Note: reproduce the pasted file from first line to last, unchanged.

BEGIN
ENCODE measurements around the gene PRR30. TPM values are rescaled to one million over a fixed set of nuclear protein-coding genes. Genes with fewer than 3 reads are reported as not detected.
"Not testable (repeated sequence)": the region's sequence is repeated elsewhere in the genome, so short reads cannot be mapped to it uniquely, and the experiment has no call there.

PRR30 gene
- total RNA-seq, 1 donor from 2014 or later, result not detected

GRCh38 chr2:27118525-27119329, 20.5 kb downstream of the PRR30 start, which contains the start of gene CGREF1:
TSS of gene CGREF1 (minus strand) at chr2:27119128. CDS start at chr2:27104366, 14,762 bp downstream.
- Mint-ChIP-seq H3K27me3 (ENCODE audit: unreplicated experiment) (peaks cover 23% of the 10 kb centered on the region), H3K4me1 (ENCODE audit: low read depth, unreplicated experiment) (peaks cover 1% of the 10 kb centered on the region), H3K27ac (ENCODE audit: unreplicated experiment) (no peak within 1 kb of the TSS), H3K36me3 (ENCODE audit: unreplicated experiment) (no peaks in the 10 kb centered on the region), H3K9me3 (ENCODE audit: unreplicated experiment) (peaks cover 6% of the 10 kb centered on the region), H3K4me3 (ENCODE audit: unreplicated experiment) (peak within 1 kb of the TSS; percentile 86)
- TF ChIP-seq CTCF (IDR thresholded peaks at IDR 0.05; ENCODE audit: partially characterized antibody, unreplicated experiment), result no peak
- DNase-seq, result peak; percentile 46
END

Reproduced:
ENCODE measurements around the gene PRR30. TPM values are rescaled to one million over a fixed set of nuclear protein-coding genes. Genes with fewer than 3 reads are reported as not detected.
"Not testable (repeated sequence)": the region's sequence is repeated elsewhere in the genome, so short reads cannot be mapped to it uniquely, and the experiment has no call there.

PRR30 gene
- total RNA-seq, 1 donor from 2014 or later, result not detected

GRCh38 chr2:27118525-27119329, 20.5 kb downstream of the PRR30 start, which contains the start of gene CGREF1:
TSS of gene CGREF1 (minus strand) at chr2:27119128. CDS start at chr2:27104366, 14,762 bp downstream.
- Mint-ChIP-seq H3K27me3 (ENCODE audit: unreplicated experiment) (peaks cover 23% of the 10 kb centered on the region), H3K4me1 (ENCODE audit: low read depth, unreplicated experiment) (peaks cover 1% of the 10 kb centered on the region), H3K27ac (ENCODE audit: unreplicated experiment) (no peak within 1 kb of the TSS), H3K36me3 (ENCODE audit: unreplicated experiment) (no peaks in the 10 kb centered on the region), H3K9me3 (ENCODE audit: unreplicated experiment) (peaks cover 6% of the 10 kb centered on the region), H3K4me3 (ENCODE audit: unreplicated experiment) (peak within 1 kb of the TSS; percentile 86)
- TF ChIP-seq CTCF (IDR thresholded peaks at IDR 0.05; ENCODE audit: partially characterized antibody, unreplicated experiment), result no peak
- DNase-seq, result peak; percentile 46